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ECS Lecture

Recent Progress in Photoelectrochemistry

by Kenichi Honda

Monday, October 18, 1999 | Honolulu, HI

Kenichi Honda

The technical program officially began with a plenary lecture by Professor Kenichi Honda of the Tokyo Institute of Polytechnics. Professor Honda can truly be regarded as one of the pioneers of modern photoelectrochemistry. He is perhaps best known, outside of this specialized community, for his landmark study of the solar-assisted electrolysis of water with irradiated titanium dioxide photoanodes. This work was carried out when Honda was at the University of Tokyo. There, in the 1970s, he established an active group in the field of photoelectrochemistry comprised of Fujishima, Watanabe, and other researchers—many of whom have had illustrious careers of their own since then. Indeed the 1970s can be regarded as the halcyon days of photoelectrochemistry, with intense activity in all parts of the world, including Japan.

Professor Honda began his lecture with an historical perspective of how the field evolved, as early as in 1839, with Becquerel’s experiments of the influence of light on metal electrodes. His excellent review of the progress made in photoelectrochemistry was organized into photoelectrode preparation aspects, photoelectrochemical reactions, and applications.

Beginning with the first topic, Honda discussed tailored photoelectrode assemblies comprised of multiple layers and semiconductor-metal composites. Chemical modification of semiconductor surfaces (e.g., with Langmuir-Blodgett films) is a tactic for precise control of the interfacial chemistry and electrostatics. This area continues to be actively investigated by researchers in many countries. Size quantization—where the optical properties of the semiconductor (for example) exhibit interesting changes (from the bulk counterpart) when the particle size approaches the exciton dimension—is no longer a topic confined to the solidstate physics community. This lecture contained examples of similar studies in semiconductor-liquid interfacial environments, which have provided interesting data in recent years.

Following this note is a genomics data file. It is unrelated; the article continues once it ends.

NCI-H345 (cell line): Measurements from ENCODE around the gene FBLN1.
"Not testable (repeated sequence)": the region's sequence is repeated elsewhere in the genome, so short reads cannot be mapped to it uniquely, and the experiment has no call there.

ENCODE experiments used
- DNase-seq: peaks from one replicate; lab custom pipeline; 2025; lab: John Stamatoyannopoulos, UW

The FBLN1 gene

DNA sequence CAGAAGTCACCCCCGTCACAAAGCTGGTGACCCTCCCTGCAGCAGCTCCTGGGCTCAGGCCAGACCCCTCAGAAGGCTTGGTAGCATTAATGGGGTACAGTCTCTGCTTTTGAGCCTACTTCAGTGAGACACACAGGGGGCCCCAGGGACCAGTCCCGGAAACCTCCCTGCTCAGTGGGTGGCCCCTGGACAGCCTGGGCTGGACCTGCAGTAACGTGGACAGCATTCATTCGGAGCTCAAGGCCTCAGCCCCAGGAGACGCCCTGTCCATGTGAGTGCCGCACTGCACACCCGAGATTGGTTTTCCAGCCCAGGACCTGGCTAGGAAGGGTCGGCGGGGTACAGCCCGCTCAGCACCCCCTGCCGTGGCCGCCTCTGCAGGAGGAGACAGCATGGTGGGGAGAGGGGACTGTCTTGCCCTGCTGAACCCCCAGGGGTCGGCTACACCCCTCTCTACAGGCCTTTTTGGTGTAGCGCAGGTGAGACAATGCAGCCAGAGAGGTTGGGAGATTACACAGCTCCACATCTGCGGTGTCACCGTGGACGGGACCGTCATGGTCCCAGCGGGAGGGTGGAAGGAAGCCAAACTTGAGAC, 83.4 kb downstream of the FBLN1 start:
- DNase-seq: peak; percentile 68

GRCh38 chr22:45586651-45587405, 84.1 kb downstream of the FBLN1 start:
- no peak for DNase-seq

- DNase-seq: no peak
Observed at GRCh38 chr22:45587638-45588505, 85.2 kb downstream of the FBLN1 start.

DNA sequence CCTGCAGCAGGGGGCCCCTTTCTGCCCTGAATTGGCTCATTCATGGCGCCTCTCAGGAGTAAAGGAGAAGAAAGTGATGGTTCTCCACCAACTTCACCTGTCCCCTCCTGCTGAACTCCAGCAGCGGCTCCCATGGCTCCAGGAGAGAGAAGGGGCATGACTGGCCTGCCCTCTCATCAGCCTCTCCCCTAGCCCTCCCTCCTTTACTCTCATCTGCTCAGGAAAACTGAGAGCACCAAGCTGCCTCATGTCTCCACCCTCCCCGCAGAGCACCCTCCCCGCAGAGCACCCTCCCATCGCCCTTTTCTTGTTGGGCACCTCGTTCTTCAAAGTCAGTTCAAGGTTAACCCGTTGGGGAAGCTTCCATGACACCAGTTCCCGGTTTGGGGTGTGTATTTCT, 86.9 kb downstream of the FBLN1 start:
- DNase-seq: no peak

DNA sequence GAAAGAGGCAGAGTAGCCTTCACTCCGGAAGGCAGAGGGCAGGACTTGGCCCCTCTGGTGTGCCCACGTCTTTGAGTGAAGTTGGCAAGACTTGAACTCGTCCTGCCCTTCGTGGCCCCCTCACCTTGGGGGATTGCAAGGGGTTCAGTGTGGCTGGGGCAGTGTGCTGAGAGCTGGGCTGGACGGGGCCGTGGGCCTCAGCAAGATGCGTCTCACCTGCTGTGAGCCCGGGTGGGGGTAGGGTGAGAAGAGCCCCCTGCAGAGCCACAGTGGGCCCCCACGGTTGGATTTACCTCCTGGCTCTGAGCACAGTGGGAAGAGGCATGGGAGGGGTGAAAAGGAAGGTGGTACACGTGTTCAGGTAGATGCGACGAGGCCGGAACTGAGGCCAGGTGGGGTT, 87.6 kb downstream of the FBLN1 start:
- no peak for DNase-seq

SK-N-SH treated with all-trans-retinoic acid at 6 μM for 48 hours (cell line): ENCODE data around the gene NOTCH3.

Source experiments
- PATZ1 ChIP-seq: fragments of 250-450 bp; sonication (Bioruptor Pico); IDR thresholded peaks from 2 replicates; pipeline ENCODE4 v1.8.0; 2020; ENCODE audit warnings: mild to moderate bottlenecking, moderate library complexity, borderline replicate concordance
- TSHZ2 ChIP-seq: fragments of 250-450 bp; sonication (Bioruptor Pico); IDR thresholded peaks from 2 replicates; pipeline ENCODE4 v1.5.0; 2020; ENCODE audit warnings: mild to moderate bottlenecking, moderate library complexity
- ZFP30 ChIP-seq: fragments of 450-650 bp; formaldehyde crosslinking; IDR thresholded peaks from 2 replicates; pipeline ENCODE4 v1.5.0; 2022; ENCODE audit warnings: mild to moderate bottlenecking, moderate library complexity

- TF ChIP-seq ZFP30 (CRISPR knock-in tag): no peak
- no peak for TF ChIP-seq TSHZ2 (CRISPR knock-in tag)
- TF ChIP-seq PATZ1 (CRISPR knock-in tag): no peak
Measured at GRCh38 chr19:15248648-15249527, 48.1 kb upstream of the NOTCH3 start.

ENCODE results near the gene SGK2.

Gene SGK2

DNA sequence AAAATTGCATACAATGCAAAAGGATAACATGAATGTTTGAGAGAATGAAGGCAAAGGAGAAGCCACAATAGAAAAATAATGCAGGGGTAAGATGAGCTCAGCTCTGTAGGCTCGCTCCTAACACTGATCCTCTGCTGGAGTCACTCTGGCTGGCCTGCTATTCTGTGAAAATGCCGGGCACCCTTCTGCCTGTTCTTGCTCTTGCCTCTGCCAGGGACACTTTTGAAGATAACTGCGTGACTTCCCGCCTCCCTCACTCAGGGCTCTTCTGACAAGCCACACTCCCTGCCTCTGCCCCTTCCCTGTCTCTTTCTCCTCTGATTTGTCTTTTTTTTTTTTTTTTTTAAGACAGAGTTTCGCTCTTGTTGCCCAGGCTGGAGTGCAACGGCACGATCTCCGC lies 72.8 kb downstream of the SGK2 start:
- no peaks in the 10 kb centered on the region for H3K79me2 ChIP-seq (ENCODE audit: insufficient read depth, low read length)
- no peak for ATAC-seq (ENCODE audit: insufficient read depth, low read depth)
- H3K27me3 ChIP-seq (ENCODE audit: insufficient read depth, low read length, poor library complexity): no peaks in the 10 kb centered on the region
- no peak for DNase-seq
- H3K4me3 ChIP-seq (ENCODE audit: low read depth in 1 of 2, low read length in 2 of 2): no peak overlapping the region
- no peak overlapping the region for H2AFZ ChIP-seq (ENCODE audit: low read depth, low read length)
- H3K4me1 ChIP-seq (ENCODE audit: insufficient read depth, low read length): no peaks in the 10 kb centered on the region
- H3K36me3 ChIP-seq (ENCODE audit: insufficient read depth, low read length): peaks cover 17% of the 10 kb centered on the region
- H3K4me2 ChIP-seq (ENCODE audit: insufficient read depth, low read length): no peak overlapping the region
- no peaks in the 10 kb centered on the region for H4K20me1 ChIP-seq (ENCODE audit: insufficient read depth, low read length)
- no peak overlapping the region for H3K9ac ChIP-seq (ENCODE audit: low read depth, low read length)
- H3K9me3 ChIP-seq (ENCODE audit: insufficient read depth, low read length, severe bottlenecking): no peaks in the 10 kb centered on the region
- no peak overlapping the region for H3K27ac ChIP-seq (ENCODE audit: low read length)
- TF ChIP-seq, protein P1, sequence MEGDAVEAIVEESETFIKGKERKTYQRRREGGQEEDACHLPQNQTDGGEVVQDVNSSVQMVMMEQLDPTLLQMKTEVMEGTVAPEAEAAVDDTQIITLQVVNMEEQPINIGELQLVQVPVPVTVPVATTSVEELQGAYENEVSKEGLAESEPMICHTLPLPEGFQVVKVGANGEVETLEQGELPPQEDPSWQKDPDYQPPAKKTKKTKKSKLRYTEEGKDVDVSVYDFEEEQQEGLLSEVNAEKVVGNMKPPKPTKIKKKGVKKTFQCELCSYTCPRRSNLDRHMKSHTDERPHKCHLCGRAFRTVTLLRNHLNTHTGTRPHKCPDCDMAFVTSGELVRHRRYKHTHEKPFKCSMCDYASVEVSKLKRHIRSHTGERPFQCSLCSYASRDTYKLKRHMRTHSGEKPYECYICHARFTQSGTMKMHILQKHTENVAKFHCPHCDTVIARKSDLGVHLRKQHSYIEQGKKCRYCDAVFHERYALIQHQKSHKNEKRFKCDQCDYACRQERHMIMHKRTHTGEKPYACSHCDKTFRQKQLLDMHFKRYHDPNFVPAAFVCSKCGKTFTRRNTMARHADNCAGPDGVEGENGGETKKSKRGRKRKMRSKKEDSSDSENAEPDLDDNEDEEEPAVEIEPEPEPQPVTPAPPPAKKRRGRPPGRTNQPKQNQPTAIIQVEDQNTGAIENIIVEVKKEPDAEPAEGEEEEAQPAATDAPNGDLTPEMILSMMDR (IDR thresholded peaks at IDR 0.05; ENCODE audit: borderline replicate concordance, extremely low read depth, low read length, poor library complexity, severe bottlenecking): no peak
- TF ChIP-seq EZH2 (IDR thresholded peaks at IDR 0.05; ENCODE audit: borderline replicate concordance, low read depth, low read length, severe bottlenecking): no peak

Under the second topic of photoelectrochemical reactions, water splitting (a reaction undoubtedly close to Professor Honda’s heart!), CO2 reduction and oxidative decomposition of organic compounds were discussed. The individual HER and OER water splitting components can be accomplished with sacrificial electron donors and acceptors respectively. Photoelectrodes, with layered and tunnel chemical structures, have been demonstrated to be capable of driving these reactions in a sustained fashion without photocorrosion. Materials such as inorganic niobates, titanates, and tantalates have been added to the library of candidate photoelectrodes alongside the TiO2 workhorse. Honda’s review of this topic was primarily confined to a discussion of the progress made by Japanese researchers. Finally, he also described two-photon water-splitting systems and efforts to split water with visible light.

In these times of increasing concerns with CO2 emissions from fossil fuel combustion and implications for global climate change, photoelectrochemical methods for CO2 reduction have assumed particular relevance. A crucial factor, as pointed out by Honda, rests with the fact that electrolytic approaches for driving this difficult reaction would make little sense if the electricity needed is derived from fossil sources. Thus, even if the solar-assisted approaches are much less efficient (than their “dark” counterparts), the former would win out on environmental considerations alone. Both gas phase and solution phase photoelectrochemical CO2 reduction pathways are being studied in many laboratories, especially in Japan.

Professor Honda concluded his review with a short discussion of possible technological applications emerging from the field of photoelectrochemistry. These include solar energy conversion using photovoltaic and photoelectrolytic approaches, and environmental remediation. At least to this writer, one of the most impressive aspects of Honda’s lecture (other than the technical ones) was the total lack of reference to his own singular contributions to the field in the areas of energy conversion and dye sensitization—a feature of this talk underlining his humility and graciousness.

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